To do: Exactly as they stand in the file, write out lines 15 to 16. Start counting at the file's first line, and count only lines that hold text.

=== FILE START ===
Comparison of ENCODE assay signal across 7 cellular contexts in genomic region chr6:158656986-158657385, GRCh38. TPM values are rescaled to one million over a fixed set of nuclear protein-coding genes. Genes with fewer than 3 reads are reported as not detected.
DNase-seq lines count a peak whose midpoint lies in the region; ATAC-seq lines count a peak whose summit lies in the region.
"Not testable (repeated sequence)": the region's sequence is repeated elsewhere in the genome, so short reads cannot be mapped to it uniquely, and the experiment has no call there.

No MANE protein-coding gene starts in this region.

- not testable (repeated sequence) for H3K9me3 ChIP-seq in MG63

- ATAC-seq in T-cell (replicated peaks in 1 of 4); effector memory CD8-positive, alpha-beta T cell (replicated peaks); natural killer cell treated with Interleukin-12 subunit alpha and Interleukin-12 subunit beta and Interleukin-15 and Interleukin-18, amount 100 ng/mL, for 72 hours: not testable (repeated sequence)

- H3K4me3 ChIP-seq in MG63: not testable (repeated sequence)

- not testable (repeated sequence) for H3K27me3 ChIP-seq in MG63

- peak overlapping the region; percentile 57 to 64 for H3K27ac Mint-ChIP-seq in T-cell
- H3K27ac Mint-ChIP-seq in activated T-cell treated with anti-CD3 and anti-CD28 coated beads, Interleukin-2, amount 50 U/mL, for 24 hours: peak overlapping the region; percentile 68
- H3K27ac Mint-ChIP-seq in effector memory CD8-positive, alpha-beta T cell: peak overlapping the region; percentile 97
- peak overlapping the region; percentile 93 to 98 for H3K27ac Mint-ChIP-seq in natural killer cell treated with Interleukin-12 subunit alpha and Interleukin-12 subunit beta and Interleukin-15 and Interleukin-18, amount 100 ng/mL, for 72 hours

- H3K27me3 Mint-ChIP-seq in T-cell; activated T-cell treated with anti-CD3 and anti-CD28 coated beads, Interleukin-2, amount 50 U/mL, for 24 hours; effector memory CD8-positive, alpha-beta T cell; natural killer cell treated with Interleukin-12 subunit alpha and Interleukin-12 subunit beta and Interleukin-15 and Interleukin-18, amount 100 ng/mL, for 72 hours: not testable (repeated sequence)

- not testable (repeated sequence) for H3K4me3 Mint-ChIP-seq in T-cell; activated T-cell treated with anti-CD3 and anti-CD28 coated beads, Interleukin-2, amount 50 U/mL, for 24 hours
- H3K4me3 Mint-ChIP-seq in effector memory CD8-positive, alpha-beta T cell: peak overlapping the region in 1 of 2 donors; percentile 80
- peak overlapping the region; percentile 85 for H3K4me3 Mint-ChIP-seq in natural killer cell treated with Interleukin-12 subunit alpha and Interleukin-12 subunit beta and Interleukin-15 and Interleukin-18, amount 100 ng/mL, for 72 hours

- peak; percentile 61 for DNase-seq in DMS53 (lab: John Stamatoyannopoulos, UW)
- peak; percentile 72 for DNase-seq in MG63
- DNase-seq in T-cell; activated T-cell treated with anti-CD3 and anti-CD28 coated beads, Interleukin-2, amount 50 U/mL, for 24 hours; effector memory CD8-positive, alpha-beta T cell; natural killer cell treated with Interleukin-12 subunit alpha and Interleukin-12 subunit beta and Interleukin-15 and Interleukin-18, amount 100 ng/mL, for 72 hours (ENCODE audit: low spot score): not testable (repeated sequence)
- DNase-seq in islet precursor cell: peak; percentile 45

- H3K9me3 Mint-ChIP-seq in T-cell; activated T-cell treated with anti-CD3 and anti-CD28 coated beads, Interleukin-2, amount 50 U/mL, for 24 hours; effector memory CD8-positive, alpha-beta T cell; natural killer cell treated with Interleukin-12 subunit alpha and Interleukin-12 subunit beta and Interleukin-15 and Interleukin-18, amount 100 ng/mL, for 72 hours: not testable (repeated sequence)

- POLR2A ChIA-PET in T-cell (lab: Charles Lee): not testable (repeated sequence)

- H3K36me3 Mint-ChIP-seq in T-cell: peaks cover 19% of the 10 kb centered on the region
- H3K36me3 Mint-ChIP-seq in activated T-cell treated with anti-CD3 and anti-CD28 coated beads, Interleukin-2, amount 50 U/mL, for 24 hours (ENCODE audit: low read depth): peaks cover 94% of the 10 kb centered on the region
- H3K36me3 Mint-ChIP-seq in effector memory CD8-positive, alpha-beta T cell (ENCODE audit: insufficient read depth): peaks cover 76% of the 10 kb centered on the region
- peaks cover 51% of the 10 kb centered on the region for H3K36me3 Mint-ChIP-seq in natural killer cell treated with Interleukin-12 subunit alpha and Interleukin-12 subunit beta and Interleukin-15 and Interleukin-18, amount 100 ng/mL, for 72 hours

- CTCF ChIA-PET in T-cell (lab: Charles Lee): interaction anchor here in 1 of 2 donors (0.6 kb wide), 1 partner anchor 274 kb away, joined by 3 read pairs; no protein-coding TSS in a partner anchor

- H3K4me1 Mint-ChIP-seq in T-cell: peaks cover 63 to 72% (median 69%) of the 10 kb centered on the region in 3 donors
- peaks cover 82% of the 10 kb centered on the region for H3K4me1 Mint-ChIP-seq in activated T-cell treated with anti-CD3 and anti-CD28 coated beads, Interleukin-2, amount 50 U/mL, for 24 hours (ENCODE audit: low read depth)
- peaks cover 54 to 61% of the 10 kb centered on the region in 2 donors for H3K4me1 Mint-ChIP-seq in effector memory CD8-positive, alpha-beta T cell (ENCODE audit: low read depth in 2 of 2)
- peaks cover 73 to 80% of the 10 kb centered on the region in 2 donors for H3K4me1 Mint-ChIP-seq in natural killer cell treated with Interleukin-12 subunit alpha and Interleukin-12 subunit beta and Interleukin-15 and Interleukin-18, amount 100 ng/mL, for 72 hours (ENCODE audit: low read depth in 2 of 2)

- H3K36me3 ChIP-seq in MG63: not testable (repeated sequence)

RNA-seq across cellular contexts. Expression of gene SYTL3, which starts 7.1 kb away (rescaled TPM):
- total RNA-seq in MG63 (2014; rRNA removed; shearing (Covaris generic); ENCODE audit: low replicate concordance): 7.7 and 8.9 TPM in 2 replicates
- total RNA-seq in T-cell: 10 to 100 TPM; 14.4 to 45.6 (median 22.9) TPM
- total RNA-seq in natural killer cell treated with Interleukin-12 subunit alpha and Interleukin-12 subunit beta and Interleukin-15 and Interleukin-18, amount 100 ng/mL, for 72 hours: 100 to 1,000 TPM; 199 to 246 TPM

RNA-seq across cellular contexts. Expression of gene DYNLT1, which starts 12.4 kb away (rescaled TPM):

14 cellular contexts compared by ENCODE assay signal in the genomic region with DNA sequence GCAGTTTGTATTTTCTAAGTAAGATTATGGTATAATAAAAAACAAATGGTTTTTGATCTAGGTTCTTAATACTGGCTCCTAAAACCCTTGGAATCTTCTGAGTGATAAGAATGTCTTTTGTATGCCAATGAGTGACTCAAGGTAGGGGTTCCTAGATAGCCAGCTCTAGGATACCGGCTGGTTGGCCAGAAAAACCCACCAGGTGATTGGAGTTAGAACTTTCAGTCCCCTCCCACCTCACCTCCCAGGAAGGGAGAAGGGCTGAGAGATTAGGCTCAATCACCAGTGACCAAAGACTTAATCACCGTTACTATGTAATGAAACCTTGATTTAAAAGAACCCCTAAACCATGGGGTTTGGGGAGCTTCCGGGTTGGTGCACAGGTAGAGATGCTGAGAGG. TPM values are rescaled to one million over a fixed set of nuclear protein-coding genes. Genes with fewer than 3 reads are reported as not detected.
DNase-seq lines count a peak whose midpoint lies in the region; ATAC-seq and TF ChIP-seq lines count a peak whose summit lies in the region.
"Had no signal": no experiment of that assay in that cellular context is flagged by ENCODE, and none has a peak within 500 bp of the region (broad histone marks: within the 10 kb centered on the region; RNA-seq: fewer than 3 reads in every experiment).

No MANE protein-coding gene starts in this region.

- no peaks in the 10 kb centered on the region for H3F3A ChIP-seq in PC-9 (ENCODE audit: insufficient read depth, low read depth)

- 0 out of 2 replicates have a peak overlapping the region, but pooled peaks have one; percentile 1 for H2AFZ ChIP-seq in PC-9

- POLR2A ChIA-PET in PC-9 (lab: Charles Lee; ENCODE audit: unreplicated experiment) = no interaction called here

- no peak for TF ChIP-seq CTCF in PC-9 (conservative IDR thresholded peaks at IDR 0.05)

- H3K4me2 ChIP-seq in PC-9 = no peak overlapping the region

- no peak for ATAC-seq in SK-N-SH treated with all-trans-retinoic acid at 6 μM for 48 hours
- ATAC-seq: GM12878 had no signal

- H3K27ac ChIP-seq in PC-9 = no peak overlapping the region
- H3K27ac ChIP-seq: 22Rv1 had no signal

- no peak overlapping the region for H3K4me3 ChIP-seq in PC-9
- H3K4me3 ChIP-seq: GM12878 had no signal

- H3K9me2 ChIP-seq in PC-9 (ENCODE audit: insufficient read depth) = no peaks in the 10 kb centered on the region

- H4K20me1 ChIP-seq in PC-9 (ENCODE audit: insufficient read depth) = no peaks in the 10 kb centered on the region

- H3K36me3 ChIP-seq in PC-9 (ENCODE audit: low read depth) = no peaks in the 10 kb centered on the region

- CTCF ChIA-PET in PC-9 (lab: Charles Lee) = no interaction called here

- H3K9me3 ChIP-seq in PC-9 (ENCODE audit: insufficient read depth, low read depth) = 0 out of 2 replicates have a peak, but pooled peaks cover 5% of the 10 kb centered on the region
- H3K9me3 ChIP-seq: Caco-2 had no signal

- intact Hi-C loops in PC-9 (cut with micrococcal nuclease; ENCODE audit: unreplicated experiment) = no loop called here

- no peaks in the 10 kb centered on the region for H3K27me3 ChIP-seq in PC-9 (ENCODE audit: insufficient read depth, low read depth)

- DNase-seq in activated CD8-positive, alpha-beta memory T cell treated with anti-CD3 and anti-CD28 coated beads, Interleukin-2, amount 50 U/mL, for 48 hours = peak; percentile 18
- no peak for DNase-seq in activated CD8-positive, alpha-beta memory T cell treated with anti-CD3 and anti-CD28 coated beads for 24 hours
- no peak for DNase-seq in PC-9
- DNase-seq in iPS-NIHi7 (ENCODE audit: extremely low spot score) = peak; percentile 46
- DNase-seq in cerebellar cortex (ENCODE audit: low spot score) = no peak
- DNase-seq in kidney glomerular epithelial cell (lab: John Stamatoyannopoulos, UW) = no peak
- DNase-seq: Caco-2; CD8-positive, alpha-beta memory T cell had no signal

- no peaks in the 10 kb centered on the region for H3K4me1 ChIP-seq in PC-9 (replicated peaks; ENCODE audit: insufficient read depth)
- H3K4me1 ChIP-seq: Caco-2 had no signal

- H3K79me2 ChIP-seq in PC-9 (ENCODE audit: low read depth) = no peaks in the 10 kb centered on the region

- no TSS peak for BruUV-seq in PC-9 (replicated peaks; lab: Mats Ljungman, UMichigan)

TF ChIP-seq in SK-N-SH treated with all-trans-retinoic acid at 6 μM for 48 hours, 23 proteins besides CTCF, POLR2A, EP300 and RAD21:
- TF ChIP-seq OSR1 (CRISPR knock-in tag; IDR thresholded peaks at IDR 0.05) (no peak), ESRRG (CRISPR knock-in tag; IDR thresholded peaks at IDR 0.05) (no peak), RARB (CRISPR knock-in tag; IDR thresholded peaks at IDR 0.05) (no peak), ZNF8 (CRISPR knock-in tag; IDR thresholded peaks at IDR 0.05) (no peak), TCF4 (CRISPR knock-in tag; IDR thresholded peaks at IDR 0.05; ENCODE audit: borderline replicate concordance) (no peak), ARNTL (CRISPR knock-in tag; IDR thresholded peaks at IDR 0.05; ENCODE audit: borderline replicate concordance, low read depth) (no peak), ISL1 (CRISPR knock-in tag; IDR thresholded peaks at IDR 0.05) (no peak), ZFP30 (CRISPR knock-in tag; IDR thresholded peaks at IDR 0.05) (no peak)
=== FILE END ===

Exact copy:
- H3K4me3 Mint-ChIP-seq in effector memory CD8-positive, alpha-beta T cell: peak overlapping the region in 1 of 2 donors; percentile 80
- peak overlapping the region; percentile 85 for H3K4me3 Mint-ChIP-seq in natural killer cell treated with Interleukin-12 subunit alpha and Interleukin-12 subunit beta and Interleukin-15 and Interleukin-18, amount 100 ng/mL, for 72 hours